As described in the previous post, escrow accounts are funds carved out of the seller’s proceeds for the benefit of buyers in order to secure indemnification obligations under M&A transactions. However, there are a couple of additional points that the parties may wish to consider.
The first issue which occasionally is raised by a party is the use of insurance to cover indemnification claims. In practice, this is very difficult in the private technology company context. Unlike fire, flood or other forms of casualty insurance, which are based on actuarial analyses of losses over long periods, every M&A deal is unique and has its own risk profile. As a result, insurance companies that attempt to offer this coverage end up having to do their own due diligence on the seller to try and underwrite the risk and derive an appropriate premium. Even in the best case, this introduces another party into the equation, creates delays and generally raises the risk that the deal won’t close – exactly the opposite of what insurance is supposed to achieve! The reality is that it is very difficult for insurers to quote these policies as the risks to small technology companies are difficult to assess and even harder to quantify. This means that reps & warranties insurance in a real-world M&A deal is likely to be either expensive & very limited in coverage or not available at all.
Another method for shifting risk from buyer to the seller for the post-closing performance of the business involves the use of earnouts or contingency payments as an element of the deal consideration. In these cases, the buyer agrees to pay the seller future amounts contingent upon revenues, profits, retention of customers or employees, achievement of milestones (especially relevant in the life science space where FDA approval is frequently an issue) or other condition agreed to by the parties. Earnout periods tend to be somewhat longer than escrow periods, with goals extending anywhere from 12-36 months into the post-closing future. A somewhat less appreciated feature of earnouts is that the parties can agree to a right of offset providing that indemnification claims can be charged against earnout payments as a supplement to the escrow account. This gives the buyer additional comfort and can result in a smaller escrow or a shorter escrow period, each resulting in a greater percentage of the purchase price finding its way into the hands of the shareholders at the closing.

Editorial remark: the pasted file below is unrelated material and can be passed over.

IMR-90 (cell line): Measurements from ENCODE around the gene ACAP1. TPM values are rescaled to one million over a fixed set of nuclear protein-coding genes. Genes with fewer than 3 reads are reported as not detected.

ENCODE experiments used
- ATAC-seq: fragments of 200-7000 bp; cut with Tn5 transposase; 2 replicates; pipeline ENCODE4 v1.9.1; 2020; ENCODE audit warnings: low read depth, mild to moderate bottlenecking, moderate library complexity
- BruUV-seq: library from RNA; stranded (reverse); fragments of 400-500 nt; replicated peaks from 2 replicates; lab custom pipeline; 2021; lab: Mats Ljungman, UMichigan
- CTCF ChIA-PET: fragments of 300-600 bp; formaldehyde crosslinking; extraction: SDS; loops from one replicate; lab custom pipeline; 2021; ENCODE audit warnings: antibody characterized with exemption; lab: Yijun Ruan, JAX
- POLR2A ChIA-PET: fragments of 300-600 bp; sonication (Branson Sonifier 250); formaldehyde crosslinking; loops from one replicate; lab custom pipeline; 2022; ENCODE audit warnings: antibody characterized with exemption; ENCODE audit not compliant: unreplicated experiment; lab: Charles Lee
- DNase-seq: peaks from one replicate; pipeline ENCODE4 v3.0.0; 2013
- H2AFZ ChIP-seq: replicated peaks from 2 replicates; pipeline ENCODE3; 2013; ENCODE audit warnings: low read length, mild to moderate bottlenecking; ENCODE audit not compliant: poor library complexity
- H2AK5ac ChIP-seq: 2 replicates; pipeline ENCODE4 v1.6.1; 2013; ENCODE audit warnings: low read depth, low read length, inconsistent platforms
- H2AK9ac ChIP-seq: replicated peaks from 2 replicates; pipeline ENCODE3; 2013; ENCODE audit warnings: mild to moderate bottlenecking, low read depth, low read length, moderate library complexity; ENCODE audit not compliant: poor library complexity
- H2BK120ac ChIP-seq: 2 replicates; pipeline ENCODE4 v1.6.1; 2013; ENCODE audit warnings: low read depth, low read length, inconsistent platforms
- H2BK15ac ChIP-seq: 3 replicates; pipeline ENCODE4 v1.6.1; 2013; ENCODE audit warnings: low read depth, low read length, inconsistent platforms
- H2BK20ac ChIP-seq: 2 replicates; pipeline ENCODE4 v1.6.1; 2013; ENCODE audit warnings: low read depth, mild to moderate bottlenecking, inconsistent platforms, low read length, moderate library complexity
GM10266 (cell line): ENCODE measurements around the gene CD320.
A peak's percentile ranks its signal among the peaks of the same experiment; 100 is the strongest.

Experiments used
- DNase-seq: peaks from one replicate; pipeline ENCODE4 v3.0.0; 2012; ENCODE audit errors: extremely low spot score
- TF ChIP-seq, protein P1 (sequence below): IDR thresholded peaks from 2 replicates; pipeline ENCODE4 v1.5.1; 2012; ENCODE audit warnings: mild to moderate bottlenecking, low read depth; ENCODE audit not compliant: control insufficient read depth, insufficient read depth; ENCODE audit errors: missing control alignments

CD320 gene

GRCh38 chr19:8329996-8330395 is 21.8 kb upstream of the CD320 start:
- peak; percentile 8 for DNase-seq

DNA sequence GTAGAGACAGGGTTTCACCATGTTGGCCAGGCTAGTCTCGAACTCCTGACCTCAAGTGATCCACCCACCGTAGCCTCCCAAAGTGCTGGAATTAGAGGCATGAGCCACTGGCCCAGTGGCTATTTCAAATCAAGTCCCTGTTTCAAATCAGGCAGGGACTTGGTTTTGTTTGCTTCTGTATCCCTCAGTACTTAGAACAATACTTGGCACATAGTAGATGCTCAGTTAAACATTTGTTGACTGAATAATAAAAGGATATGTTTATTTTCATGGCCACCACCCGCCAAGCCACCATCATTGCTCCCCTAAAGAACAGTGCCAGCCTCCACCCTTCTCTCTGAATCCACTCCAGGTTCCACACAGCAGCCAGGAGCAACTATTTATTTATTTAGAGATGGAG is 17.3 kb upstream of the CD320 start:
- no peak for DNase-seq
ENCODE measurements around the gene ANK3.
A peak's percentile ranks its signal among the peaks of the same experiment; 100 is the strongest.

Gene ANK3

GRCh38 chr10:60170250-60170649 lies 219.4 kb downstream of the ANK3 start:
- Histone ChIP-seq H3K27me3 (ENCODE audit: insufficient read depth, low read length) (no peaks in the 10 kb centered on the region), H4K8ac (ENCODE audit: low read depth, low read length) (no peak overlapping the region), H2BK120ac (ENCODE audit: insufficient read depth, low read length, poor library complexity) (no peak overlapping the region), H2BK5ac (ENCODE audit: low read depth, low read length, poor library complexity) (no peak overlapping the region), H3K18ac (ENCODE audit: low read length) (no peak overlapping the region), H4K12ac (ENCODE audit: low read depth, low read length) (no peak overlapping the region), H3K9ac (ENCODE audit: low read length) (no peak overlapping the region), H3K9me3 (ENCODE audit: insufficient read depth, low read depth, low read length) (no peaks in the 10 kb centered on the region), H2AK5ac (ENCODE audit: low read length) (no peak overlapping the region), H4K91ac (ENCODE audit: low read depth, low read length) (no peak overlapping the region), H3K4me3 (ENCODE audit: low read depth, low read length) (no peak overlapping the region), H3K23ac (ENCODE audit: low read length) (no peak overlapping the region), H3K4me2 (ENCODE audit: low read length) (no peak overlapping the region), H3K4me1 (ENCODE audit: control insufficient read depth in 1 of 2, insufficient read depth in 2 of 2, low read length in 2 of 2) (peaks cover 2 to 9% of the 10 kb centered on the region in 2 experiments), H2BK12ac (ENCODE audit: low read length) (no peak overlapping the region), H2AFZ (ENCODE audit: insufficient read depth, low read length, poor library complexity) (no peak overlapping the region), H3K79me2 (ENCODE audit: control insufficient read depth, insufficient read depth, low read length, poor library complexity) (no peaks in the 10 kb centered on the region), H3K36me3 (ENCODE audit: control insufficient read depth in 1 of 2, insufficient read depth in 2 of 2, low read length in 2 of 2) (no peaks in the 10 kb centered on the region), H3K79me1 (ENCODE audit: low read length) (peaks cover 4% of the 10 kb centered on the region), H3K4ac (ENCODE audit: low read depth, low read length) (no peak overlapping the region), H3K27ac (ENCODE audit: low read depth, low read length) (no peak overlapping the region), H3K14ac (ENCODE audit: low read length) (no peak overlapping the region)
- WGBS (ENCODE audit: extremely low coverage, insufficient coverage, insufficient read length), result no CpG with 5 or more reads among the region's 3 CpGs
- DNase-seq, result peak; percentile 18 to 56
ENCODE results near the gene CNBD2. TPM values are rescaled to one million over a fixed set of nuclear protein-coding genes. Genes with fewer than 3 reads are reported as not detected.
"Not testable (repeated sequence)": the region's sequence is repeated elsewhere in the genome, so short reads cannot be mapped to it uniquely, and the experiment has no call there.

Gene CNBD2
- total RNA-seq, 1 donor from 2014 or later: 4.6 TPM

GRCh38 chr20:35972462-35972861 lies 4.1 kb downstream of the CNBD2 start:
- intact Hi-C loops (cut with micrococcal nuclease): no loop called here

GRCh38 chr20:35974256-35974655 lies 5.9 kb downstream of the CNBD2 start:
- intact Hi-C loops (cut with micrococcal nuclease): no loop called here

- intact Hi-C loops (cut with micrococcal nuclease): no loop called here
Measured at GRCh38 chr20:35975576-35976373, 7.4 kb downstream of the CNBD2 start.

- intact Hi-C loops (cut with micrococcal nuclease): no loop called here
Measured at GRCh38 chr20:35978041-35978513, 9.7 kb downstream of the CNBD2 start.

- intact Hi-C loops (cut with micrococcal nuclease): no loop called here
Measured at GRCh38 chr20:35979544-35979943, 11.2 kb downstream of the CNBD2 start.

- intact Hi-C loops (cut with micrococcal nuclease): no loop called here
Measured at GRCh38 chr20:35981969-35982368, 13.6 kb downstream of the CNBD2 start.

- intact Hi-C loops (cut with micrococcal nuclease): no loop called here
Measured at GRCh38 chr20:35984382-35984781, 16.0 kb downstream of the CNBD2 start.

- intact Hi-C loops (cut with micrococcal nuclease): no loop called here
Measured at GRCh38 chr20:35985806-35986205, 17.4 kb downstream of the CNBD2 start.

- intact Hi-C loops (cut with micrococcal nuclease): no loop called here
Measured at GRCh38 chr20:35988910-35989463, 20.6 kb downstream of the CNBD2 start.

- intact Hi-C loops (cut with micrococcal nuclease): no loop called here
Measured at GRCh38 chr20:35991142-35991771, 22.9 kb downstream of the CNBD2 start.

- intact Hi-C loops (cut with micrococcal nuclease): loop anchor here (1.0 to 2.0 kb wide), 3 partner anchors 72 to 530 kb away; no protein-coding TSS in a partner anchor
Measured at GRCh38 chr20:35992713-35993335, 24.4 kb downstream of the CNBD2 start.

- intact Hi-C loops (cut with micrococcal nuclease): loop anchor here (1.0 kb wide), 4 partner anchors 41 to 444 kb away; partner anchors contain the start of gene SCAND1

Please note, however, that offsets will generally be limited to earnout payments that have been actually earned. The alternative, which would allow an offset against a potential future earnout payment, could result in real problems if such payment is not earned, resulting in either a claim against the escrow payment or a clawback against the shareholders themselves.
Escrow accounts are a necessary element of every private company acquisition agreement. With thoughtful planning and creative negotiation, however, escrow terms can be structured to achieve a positive outcome for both sides of the transaction.
For advice on your specific tech M&A concerns, please contact Corum Group to request a confidential consultation.
Corum not only helped me identify a variety of buyers for my technology, ranging from dot.com startups to established blue chip firms, but also provided invaluable counsel on the strengths and weaknesses of the various potential acquirers. Their experience in the Internet market helped me negotiate a very successful outcome.